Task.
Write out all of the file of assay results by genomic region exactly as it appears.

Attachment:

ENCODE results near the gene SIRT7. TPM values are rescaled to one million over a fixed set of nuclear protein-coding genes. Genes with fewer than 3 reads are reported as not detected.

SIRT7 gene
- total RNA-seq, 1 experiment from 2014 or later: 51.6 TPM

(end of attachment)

ENCODE results near the gene SIRT7. TPM values are rescaled to one million over a fixed set of nuclear protein-coding genes. Genes with fewer than 3 reads are reported as not detected.

SIRT7 gene
- total RNA-seq, 1 experiment from 2014 or later: 51.6 TPM